At this point, the ad returns to footage of sheep in a meadow, and Campbell is described as an "FCINO: Fiscal Conservative In Name Only", while a man wearing a sheep costume with glowing red eyes peers out from behind a tree. The "Demon Sheep" then crawls on his hands and knees amongst the flock, pretending to eat grass, and repeatedly making sinister glances at the camera. The narrator explicitly calls Campbell a wolf in sheep's clothing, who has set California on the path to "bankruptcy and higher taxes," as the words "has he fooled you?" appear in the foreground. The narrator asks, "might there be a better choice?" The ad abruptly changes tone, shifting to an office setting, with an unnamed woman in a business suit meeting with clients. The woman is seen only indirectly, but implied to be Carly Fiorina, and the narrator describes her in an approving voice, as a hard-working and proven fiscal conservative. The ad closes with dramatic music and the address of Fiorina's campaign website.
Although the full ad was never broadcast on television, it rapidly garnered national and international attention, and was featured on broadcast news as an example of an ad that was either absurdly juvenile or a brilliant lampoon, depending on one's point of view. Slate's Christopher Bream described it as "confusing and sloppy." Jason Linkins of The Huffington Post called it "Bonkers." National Public Radio's Jessica Taylor describes it as "one of the most infamous political ads of all time." Michael Scherer of Time suggested viewing the ad "by pressing play on your cassette tape of Pink Floyd's Dark Side of The Moon just as you click play on YouTube." However, New York Times columnist Gail Collins refers to it as "one of the all-time great attack videos," and The Week asks whether the "Demon Sheep" was "the best bad campaign ad ever."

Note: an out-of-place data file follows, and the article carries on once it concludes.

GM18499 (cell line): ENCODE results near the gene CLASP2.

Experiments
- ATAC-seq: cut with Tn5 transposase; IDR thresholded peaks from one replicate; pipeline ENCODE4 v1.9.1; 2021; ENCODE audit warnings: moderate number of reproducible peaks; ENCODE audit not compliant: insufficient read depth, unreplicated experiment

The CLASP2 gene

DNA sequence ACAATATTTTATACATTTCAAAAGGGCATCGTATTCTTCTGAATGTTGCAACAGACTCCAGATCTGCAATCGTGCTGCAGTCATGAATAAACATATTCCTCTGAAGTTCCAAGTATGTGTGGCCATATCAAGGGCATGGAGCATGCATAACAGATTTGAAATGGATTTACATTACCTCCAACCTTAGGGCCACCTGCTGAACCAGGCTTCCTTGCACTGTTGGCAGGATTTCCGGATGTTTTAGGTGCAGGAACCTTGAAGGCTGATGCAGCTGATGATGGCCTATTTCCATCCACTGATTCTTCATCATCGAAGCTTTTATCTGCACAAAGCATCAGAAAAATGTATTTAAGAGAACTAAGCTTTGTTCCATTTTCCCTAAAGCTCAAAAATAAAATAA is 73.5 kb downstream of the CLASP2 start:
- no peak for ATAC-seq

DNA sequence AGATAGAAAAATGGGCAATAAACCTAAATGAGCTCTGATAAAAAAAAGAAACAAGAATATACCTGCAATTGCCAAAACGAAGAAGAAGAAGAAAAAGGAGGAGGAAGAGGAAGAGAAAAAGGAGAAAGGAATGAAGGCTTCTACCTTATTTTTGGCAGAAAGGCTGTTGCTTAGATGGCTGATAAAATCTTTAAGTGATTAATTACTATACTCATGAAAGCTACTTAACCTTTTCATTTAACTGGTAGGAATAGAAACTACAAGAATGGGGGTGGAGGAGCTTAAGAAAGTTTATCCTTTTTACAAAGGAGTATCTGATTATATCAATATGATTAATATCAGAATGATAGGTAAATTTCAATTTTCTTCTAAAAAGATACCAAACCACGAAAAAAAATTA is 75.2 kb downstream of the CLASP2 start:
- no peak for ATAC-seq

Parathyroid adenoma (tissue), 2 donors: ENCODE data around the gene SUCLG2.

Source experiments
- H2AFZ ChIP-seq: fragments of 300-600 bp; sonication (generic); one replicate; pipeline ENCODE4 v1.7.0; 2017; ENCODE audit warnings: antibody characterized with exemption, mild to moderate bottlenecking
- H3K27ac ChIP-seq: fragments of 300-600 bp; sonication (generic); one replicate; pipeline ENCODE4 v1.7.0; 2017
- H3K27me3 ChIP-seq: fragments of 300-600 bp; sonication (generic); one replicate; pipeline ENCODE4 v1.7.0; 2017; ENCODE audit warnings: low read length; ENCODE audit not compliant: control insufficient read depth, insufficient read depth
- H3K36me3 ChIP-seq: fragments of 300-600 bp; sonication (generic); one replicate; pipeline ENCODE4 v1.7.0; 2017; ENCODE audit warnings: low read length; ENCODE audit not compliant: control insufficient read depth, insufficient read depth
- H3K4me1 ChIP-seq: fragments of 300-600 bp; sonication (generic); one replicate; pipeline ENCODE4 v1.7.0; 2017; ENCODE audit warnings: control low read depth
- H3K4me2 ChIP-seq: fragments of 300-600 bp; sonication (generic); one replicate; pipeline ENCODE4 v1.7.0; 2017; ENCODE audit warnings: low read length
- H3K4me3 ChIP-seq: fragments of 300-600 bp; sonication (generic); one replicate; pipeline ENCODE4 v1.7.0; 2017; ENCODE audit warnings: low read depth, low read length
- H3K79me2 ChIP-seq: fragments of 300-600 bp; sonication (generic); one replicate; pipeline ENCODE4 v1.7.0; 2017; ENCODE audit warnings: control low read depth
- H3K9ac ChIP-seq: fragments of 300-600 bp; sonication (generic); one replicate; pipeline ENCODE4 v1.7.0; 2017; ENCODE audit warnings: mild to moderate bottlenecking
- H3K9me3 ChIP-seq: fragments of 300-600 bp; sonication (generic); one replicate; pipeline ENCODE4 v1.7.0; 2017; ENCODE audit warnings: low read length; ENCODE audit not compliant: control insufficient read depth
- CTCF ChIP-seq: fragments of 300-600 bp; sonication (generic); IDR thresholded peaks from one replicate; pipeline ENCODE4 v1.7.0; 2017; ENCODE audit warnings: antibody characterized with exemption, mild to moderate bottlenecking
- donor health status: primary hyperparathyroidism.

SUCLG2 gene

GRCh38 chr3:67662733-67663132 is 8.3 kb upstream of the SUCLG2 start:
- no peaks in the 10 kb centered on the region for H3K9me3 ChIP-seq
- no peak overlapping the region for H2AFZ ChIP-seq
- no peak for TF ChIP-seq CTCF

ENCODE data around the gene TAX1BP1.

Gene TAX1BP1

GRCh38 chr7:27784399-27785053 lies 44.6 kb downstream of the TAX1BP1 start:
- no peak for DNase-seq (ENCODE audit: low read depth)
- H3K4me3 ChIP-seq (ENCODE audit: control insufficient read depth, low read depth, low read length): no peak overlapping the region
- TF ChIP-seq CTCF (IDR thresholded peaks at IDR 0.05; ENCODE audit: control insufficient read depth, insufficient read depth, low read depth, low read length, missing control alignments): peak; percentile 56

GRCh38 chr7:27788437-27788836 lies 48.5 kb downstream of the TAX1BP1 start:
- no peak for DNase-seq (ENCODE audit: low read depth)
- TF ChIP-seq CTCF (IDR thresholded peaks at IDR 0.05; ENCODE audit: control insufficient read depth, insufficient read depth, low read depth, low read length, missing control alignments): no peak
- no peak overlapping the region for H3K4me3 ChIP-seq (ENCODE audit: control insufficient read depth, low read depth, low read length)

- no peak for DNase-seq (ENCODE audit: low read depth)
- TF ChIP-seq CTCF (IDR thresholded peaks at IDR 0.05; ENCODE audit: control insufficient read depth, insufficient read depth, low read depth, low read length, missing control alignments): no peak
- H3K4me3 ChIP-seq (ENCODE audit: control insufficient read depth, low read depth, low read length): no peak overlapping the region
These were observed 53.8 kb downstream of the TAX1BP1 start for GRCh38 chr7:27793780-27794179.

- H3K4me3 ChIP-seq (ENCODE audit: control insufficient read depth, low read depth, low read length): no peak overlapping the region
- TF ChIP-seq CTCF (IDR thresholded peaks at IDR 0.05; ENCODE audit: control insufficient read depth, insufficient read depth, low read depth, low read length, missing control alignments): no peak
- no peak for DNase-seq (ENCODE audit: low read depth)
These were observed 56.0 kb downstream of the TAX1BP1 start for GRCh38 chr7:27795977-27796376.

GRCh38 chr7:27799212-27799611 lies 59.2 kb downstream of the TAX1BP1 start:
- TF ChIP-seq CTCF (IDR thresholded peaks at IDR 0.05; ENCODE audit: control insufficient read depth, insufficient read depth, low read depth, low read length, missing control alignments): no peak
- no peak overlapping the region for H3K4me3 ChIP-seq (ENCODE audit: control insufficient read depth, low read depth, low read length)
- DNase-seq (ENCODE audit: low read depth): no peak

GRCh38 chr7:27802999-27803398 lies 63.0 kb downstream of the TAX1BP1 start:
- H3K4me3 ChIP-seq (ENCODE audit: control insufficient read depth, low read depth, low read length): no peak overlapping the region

The ad initially appeared to backfire, as Campbell's poll numbers showed his lead over Fiorina increasing after the ad was released. But either because, or perhaps in spite of the "Demon Sheep" ad, Fiorina soon pulled ahead and defeated Campbell in the Republican primary by a wide margin. For her campaign against Barbara Boxer, Davis created another memorable ad, depicting Boxer "as a bloated, power-hungry blimp floating over the Capitol and California." However, in the general election, Fiorina lost to the Democratic incumbent by ten percentage points. Fiorina would later seek the Republican nomination for President in the 2016 election.
Also in the 2010 election cycle, Davis created a spot for Christine O'Donnell, the Republican nominee for the special Senate election in Delaware, featuring her denying that she was a witch. She lost by a wide margin in the general election.
- "Fiorina's 'Demon Sheep' Went Down In Political Ad Infamy", from National Public Radio's It's All Politics: Political News from NPR, 7 May 2015www.npr.org.
- Christopher Bream, "Violence of the Lambs: the weird genius behind Carly Fiorina's "demon sheep" ad", in Slate, 4 February 2010.
- Gail Collins, "Beyond the Demon Sheep", The New York Times, 7 May 2015.
- "The best bad campaign ad ever? Relive Carly Fiorina's glowing-eyed demon sheep video" in The Week, 4 May 2015.
- Jason Linkins, "Campbell Surges Ahead In CA Senate Race, Despite/Because Of Bonkers Demon Sheep Ad", in The Huffington Post, 28 April 2010www.huffingtonpost.com.